Jan 11·edited Jan 11

Psychiatry must be a big mess if we ask if mental disorders are true "brain disorders". Do gastroenterologist question whether hepatitis is a disorder of the liver or do urologists challenge the concept of an enlarged prostate? They don’t. Yet, psychiatrists keep wondering if there is something ethereal hiding behind amygdalae and basal ganglia. No wonder other physicians roll their collective eyes listening to us.

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Of course, mental disorders are disorders of the brain. What else could they be?

But I understand how someone might get confused into thinking that these are societal, not biological. Take voyeurism, for instance. It’s not pathological to achieve sexual arousal by looking at naked or undressing people. It turns into a disease when one can’t stop spying on non-consenting people and is arrested and prosecuted for it. ‘The confused’ fails to recognize that voyeurism is not the disease of sexual arousal (the drive) but a mismatch with weak biological inhibition (the brakes) in the face of obvious negative consequences. By analogy, if someone crushes a car with a Corvette engine and Fiat 500 brakes, it would be a car and the driver problem (one or both must be fixed) and not the freeway with rules and speed signs.

Even though society labeled voyeurs mentally ill, voyeurism is not a social disease. Instead, it’s the inability to control the drive. Voyeurism is the disease of brain neurocircuits, not society. The emergence of novel diseases with social and economic advances is not new. For example, there was no common issue with presbyopia during the Stone Age; no learning disabilities and ADHD before universal education; pedophilia was not a problem before it became illegal; and fewer were labeled as exhibitionists after the opening of nudist beaches.

Most of the confusion in psychiatric taxonomy and diagnosis comes from the DSM, which avoids talking about the nature of mental diseases, leaving it to the readers to define. Psychiatric diagnosis would look less mysterious and confusing if one applies a sensible medical model. For that, we must accept the brain as a collection of separate, closely related units, a.k.a. neurocircuits. Ultimately, their dysfunction (it can be deficit, excess, instability, or mismatch) determines thoughts, emotions, and behaviors that we identify as pathological, leading to mental disorders.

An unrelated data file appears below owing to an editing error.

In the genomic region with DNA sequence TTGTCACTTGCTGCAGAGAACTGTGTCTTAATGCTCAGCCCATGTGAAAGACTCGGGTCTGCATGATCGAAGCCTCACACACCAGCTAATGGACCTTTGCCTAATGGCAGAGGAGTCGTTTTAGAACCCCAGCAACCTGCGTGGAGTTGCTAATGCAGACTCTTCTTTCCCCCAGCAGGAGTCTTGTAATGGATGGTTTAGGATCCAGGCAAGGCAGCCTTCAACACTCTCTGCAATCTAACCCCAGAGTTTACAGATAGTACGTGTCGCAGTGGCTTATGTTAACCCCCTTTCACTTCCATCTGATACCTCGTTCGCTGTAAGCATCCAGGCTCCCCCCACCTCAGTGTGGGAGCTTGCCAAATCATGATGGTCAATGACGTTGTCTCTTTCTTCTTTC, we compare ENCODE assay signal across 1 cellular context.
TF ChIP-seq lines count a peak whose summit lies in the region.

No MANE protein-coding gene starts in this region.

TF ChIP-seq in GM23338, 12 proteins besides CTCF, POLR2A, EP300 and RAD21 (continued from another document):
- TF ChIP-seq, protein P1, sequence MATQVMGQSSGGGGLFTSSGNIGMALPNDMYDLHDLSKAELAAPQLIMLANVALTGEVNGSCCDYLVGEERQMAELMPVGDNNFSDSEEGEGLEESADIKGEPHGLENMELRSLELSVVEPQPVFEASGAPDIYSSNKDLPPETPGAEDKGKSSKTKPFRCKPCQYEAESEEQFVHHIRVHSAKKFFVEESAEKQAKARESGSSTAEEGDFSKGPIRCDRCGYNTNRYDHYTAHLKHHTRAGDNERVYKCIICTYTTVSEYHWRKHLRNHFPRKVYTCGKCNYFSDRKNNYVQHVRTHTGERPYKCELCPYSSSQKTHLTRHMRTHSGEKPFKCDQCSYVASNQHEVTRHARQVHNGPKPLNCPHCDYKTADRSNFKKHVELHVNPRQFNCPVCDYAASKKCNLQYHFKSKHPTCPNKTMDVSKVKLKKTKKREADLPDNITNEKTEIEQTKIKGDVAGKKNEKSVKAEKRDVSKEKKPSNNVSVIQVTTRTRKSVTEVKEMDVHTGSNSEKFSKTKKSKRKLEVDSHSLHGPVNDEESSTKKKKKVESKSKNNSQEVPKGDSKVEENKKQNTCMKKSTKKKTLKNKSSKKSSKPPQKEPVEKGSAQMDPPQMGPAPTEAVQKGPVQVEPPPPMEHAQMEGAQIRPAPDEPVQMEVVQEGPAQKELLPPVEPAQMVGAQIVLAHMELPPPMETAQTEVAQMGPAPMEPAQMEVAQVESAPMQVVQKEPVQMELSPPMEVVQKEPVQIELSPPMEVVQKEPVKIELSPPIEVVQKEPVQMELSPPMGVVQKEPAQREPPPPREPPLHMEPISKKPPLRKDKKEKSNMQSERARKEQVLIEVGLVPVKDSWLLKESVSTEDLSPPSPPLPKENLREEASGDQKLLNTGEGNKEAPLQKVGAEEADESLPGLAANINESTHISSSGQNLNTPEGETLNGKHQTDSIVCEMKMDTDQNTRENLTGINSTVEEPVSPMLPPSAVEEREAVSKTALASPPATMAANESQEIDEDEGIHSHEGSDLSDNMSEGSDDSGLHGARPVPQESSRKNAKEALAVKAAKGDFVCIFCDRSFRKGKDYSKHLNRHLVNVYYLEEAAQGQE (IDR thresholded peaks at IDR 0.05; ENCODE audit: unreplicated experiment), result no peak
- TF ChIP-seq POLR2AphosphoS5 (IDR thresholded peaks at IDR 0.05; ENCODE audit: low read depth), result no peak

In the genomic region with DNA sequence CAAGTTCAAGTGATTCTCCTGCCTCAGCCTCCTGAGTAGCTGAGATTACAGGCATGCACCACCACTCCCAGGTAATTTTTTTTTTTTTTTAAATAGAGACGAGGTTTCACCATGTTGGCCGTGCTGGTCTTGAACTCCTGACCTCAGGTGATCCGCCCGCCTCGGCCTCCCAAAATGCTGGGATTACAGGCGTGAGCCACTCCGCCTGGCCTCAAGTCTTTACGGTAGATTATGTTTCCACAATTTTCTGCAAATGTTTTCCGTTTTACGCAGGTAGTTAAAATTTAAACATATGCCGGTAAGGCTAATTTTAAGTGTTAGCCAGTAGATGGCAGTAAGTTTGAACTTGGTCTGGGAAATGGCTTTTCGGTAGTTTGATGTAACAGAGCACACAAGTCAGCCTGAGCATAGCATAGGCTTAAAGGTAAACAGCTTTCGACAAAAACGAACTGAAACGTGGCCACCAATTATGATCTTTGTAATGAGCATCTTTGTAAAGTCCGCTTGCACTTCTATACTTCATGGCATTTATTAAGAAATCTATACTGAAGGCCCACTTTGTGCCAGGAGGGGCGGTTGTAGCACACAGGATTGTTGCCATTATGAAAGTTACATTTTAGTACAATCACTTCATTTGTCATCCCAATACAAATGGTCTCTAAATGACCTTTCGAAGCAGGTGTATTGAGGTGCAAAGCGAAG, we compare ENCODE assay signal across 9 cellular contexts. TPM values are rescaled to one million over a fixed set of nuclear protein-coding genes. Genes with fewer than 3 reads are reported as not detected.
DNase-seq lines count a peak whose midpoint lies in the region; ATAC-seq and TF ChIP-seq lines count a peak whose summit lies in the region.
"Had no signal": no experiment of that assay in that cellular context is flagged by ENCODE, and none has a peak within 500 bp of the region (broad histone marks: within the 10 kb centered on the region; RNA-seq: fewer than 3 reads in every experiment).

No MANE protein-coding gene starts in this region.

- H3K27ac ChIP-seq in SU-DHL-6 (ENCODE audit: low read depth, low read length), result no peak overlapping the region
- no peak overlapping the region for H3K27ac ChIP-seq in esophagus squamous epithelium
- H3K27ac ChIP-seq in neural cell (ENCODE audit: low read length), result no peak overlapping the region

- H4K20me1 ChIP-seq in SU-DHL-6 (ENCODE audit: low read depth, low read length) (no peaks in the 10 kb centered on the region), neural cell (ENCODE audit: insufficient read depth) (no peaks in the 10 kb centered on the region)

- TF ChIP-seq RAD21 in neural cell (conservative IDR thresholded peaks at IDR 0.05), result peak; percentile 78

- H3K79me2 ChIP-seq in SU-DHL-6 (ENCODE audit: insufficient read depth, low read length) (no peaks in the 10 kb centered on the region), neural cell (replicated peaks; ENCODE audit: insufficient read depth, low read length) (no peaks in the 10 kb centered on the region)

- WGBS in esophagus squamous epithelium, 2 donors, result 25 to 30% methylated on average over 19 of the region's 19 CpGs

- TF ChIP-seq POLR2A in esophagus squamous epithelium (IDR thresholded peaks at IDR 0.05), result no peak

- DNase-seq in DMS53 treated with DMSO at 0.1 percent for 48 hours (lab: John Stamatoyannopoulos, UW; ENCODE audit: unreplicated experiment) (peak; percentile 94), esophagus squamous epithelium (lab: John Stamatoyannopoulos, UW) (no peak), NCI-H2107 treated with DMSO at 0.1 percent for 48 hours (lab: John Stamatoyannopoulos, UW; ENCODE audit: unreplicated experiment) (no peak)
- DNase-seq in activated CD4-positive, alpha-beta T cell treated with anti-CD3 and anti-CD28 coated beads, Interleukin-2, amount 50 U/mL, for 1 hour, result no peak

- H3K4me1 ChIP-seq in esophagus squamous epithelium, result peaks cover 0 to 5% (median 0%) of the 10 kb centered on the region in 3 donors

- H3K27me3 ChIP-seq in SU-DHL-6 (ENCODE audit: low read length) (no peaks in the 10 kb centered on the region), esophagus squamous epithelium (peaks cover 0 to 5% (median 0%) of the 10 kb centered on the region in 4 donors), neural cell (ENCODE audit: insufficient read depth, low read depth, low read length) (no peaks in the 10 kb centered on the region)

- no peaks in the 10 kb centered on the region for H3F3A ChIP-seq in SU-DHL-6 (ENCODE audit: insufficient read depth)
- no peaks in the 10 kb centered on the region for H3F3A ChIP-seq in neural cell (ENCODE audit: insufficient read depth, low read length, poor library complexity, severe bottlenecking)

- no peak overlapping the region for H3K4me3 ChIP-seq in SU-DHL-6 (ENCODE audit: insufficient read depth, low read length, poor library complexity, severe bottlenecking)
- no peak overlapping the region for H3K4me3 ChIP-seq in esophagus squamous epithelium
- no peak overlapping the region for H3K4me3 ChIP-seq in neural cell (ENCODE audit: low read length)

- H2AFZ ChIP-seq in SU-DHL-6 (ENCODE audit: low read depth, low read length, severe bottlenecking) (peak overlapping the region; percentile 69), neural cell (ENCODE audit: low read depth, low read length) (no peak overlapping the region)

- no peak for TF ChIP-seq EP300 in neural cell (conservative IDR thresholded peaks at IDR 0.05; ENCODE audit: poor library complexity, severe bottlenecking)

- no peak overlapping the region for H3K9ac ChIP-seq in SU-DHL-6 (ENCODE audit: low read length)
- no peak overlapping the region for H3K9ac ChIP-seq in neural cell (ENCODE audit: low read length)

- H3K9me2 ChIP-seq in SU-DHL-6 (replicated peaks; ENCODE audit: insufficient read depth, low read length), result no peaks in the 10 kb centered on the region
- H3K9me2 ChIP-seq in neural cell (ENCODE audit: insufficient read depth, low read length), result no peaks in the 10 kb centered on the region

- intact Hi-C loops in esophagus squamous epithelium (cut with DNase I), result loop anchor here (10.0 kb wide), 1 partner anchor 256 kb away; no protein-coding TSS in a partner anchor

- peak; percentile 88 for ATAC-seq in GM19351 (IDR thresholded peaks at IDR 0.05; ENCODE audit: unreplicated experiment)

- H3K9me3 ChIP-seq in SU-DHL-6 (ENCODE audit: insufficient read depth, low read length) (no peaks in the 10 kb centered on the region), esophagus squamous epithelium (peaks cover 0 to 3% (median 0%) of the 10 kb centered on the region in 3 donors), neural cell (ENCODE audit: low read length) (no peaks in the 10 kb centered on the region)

In medicine, the evaluation starts with a “review of systems” (cardiovascular, GI, endocrine, nervous, etc.) Grouping symptoms and linking them back to the “units” that generate them is the standard medical practice. In psychiatry, we should start an evaluation with a review of functional neurocircuits. The brain has myriads of them, each serving specific functions, but not all are relevant to psychiatric diagnosis. Mostly, these are the circuits for arousal, mood, automaticity, executive control, reality testing, social relatedness, and information processing. In medicine, the treatments target the organs. In psychiatry, the target is neurocircuits, not descriptive diagnoses, despite the “indications.”

American psychiatrists have been taught to gather bits and pieces from patients’ narratives and turn them into a descriptive label (e.g., major depression, post-traumatic stress disorder, autistic disorder, schizophrenia, etc.). Then, treat the label as a whole. That’s how DSM avoids mentioning the brain and neurocircuits. In contrast to medical classifications, the Manual cuts off the link between symptoms and the organs that generate them. That is its major failure. However, it will be impractical to “repeal and replace” DSM. Instead, we should begin with deconstructing DSM diagnoses. First, separate and then group the jumbled and sometimes contradictory criteria according to contributing neurocircuit.

There is more; unfortunately, blogs' format has limitations. Another time, perhaps.

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